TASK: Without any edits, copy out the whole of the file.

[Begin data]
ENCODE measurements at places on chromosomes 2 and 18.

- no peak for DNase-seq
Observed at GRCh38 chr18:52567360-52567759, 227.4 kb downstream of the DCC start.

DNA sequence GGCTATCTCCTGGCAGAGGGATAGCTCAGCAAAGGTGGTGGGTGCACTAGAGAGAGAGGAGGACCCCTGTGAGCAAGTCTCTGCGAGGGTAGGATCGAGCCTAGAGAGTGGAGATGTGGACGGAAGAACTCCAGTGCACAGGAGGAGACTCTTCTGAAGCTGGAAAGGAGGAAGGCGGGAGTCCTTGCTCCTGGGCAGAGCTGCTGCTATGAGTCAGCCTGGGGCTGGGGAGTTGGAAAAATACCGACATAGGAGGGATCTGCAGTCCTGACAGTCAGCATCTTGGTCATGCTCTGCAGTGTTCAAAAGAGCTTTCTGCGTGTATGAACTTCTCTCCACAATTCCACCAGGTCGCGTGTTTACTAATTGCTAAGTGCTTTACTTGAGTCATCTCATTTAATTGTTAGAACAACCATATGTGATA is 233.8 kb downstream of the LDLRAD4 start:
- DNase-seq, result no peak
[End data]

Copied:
ENCODE measurements at places on chromosomes 2 and 18.

- no peak for DNase-seq
Observed at GRCh38 chr18:52567360-52567759, 227.4 kb downstream of the DCC start.

DNA sequence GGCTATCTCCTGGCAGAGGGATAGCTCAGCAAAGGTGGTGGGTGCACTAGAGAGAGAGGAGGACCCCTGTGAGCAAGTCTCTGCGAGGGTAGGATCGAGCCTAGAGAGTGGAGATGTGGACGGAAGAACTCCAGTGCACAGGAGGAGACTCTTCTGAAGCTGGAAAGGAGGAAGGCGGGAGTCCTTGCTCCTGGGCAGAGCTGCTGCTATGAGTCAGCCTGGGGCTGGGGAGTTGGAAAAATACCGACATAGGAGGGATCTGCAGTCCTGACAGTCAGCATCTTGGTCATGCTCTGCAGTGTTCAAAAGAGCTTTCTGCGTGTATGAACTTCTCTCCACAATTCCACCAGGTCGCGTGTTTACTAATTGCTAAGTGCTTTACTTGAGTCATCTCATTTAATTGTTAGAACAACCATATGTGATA is 233.8 kb downstream of the LDLRAD4 start:
- DNase-seq, result no peak